2012, A not so quiet day, baji, bedroom doors, bread buns, cabbage pakura, chick peas, chick-pea baji, cooking, coucous, dark hallway, Dates, daughter, Day 26, Diaries, food, footsteps in the hallway, house work, Iftaar, Islam, Islamic Calender, kitchen, leaving today, mini bread buns, mum, non-fiction fiction, pakura, quiet, ramadan, Ramadan Diaries 2012, Ramadan Diaries 2012: Day 26. A not so quiet day, religion, samosa, story, table spread, watermelon
From mum’s point of view:
Aysha’s eye’s fluttered open to the see the room glowing softly as light streamed in through the gaps in the curtain. Her eyes automatically went to the wall clock as it went just past 9:00am. Time to wake up.
She heard the quick patter of footsteps in the hallway outside the room and the uncontrollable giggling that was coming closer to her door. Her door flew open and two sets of feet walk up to her bed. Through half-open eyelids she saw the two figures reach out to poke and tap her mercilessly.
“Nanu! Nanu! Wake up wake up! You have to take us downstairs and give us breakfast and turn the T.V on” said the older one.
“Ye nanu, wait ‘p wait ‘p. You hab tu gib me toost!” said the smaller one.
Withe the aid of her grand-kids she stumbled out of the room and into the dark hallway. All the bedroom doors were closed which meant that everyone else were still in bed. The kids lead her downstairs and she somehow managed to find buttons on the remote and turn on the T.V. After surrendering the remote to the older of the two kids she quickly went to the toilet.
Aysha stepped out of the toilet with a clearer head and vision. Her day had begun. She gave the children chocolate on toast and after they ate and she cleared away the dishes she sat down with her Qur’an and read. Time passed quickly and it was 11:30am when her 22 year old son came downstairs and asked her “Mum, what are we having for iftaar?” to which she replied “I don’t know yet. Why?”
“Me and the other men want to break our fast at the mosque today and we’re planning on staying overnight to have suhur as well. So we’ll be leaving today at 7:00pm and come home at 5:00am. So mum, can you make iftaar earlier today so we can pack some and leave?”
Just then her daughter came down and asked if her kids had eaten breakfast and if they were behaving. But Aysha was already lost in thought and ignoring her questions, instead asked her “What should we have for iftaar today?” After explaining to her what the men in the house were planning her daughter suggested couscous and chick-pea baji, samosa, mini bread buns, pakura and lots of fruit.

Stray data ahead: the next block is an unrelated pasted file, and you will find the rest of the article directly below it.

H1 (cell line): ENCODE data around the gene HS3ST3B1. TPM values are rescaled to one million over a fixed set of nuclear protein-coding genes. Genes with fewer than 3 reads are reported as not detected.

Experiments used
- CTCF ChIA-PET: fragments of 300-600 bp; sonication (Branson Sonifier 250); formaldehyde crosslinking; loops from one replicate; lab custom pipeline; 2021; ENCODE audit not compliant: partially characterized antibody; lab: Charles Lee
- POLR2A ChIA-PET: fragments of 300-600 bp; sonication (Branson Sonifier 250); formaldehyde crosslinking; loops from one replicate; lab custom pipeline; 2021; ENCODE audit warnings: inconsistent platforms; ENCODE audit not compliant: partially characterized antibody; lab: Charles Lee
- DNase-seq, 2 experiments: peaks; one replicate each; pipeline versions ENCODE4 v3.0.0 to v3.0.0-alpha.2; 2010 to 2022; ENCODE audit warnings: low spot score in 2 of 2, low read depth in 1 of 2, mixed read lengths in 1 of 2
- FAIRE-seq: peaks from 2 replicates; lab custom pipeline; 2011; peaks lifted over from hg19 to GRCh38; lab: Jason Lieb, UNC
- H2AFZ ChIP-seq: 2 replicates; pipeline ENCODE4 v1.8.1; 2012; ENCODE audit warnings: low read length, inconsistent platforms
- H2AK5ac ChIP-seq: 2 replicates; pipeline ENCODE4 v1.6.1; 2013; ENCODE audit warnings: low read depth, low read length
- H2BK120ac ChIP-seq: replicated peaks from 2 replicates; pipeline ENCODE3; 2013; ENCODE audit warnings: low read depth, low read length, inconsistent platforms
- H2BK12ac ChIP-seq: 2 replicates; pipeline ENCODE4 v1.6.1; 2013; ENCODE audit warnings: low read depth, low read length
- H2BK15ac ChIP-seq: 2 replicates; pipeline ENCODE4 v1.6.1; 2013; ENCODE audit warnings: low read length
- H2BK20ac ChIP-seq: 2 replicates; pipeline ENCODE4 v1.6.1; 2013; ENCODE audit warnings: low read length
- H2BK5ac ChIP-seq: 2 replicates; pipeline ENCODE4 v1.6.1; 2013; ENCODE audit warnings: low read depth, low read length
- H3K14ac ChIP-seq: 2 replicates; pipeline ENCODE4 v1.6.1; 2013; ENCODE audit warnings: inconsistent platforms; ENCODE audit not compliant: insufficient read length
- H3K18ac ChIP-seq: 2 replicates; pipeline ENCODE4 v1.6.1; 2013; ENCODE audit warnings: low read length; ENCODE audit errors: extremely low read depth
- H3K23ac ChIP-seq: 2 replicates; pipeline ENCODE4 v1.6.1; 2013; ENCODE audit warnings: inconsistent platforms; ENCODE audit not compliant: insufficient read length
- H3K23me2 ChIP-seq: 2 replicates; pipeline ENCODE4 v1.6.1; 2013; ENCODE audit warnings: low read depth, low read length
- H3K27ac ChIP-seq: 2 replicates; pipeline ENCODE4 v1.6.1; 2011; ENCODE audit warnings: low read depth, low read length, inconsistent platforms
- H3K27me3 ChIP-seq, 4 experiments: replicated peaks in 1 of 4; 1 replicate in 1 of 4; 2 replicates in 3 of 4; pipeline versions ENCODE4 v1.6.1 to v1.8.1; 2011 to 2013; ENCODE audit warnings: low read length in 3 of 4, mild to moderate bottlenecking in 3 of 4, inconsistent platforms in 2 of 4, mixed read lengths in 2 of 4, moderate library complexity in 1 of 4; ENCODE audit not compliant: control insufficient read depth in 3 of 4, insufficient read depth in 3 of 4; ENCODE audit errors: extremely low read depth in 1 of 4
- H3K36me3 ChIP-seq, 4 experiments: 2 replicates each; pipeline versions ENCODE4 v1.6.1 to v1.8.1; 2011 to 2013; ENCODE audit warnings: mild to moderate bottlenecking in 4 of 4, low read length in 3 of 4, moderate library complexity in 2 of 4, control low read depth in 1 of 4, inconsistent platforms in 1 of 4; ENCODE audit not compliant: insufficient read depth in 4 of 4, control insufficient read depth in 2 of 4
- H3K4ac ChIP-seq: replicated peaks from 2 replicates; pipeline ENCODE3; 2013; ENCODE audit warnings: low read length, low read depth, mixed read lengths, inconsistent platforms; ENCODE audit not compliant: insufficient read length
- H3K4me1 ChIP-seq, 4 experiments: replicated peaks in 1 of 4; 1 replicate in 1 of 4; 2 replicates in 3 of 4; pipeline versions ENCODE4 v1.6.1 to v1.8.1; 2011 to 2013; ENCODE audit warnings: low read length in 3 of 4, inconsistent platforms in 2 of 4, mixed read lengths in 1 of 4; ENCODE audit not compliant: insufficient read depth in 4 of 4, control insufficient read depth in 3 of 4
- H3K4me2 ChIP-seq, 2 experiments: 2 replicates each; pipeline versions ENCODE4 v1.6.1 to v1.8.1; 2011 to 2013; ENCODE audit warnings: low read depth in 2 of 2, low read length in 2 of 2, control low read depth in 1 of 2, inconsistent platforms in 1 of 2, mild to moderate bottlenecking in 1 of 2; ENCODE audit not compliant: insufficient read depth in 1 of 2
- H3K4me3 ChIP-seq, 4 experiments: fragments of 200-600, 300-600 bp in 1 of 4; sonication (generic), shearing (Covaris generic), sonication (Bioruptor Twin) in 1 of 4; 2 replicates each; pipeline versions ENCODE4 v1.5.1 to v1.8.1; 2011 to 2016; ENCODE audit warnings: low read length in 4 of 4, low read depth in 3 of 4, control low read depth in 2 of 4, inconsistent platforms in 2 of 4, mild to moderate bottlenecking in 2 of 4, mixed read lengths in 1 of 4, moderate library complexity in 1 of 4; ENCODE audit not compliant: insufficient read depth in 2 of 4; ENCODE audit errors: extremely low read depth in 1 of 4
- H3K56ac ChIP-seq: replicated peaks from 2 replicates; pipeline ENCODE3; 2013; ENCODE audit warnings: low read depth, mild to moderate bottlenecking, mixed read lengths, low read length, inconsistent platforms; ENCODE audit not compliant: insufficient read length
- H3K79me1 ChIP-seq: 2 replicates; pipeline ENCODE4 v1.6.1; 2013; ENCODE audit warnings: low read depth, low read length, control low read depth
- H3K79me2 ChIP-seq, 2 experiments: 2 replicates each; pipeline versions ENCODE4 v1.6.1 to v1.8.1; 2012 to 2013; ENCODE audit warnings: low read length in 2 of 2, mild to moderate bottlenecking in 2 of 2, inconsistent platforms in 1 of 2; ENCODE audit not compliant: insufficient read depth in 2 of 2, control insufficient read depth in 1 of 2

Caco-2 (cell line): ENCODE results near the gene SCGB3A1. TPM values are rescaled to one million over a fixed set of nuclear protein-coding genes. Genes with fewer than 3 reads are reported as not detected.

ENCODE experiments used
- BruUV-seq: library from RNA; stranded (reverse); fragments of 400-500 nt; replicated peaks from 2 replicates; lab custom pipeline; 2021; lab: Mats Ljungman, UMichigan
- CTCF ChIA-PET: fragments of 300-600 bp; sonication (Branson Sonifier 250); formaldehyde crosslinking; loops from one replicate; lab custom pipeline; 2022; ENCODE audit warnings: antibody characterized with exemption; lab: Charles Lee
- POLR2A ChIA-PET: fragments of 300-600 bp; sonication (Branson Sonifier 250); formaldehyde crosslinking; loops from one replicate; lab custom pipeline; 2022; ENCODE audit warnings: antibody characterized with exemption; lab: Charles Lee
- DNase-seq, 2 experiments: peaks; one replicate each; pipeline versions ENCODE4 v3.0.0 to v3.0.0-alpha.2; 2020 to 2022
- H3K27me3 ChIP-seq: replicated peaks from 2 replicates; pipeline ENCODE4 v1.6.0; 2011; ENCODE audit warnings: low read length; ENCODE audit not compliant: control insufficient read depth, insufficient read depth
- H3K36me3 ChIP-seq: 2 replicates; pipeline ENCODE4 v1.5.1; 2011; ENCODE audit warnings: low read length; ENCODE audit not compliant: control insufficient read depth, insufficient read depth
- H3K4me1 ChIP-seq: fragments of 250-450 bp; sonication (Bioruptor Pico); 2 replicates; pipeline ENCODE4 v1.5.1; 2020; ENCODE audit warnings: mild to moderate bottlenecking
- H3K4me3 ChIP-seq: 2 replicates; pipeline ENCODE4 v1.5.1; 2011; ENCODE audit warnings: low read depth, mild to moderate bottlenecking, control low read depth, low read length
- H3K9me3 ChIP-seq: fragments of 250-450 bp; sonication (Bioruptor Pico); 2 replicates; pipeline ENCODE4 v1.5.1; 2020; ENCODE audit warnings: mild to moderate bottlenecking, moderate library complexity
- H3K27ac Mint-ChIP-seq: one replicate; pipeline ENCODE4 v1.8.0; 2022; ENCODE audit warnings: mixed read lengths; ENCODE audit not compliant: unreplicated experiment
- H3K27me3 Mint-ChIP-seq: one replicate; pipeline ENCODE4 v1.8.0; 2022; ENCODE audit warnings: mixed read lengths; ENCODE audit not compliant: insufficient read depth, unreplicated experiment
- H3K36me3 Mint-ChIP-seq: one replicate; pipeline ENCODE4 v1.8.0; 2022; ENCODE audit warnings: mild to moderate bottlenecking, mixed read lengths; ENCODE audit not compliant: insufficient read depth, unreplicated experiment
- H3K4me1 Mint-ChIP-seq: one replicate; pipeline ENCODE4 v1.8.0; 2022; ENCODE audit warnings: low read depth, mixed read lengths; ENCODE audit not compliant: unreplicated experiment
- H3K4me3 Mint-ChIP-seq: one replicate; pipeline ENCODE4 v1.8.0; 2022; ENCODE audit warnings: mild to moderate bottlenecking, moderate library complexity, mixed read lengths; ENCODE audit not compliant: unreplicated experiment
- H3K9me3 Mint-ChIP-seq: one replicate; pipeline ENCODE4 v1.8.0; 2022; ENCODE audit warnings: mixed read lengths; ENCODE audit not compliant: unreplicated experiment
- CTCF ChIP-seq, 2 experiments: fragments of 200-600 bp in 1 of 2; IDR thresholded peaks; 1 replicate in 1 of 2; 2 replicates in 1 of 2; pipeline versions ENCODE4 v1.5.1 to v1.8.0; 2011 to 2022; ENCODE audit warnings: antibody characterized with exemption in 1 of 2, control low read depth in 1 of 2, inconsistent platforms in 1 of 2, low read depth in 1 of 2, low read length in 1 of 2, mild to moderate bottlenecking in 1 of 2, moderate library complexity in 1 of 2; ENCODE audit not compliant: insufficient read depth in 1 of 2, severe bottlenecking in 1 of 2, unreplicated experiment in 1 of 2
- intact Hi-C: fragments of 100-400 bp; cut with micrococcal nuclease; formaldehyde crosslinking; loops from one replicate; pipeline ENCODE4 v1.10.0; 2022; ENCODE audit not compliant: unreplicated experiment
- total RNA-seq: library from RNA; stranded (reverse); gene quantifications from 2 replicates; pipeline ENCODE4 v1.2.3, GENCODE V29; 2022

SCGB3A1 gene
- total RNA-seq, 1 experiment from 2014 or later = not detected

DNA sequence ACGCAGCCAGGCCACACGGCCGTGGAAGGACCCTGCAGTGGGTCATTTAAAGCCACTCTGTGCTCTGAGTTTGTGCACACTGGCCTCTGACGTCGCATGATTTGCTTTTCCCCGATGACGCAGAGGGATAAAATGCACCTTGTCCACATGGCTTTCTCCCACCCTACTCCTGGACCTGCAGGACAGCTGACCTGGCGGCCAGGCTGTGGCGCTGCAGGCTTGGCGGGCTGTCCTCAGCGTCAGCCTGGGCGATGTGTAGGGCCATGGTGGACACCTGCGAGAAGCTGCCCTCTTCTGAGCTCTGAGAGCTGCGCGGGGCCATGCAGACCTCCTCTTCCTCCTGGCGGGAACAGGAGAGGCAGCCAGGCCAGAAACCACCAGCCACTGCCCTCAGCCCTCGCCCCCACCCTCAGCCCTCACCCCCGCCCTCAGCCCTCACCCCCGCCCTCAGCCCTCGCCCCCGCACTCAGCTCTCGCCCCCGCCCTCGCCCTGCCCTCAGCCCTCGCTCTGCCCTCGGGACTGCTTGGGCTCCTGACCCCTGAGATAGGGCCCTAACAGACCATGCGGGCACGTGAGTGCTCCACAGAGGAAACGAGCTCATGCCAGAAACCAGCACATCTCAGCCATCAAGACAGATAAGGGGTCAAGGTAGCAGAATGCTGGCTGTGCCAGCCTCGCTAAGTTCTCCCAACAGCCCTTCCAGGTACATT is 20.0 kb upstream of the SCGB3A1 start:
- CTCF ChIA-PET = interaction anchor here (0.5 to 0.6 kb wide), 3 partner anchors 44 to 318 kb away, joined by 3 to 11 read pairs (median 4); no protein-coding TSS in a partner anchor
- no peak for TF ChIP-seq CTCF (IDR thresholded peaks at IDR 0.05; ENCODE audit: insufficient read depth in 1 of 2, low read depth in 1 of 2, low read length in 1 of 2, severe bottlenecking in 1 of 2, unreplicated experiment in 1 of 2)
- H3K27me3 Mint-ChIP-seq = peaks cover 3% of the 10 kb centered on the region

Not long after the rest of the people in the house came down and discussed their plans and what was going to be made for iftaar. Aysha instructed her daughter to make iftaar whilst she cooked other dishes for suhur. And so the rest of the day was a buzz of activity as the kitchen had two cooks trying to get their dishes prepared first and then it was lunch time so the kids needed feeding. Then Aysha’s husband stepped in to cook. Which meant one cook needed to leave the premises which only further delayed the dishes for iftaar.
But once it hit 6:00pm the dishes were ready and the boys were busy getting dressed. Aysha’s knows what her boys are like so she took out food containers specific to each individual. So when the men were leaving the house she handed them their own bags, even though the food inside were all the same and she waved them out of the house.
It was the quietest iftaar we have had this year and the most relaxed. I came home from work to see everything already prepared. Mum saw me and automatically went to lie down in the living room, which meant she wanted me to plate up and set the table.
It was just us women, apart from my young nephew and it was good to eat knowing everyone at the table were content with their food.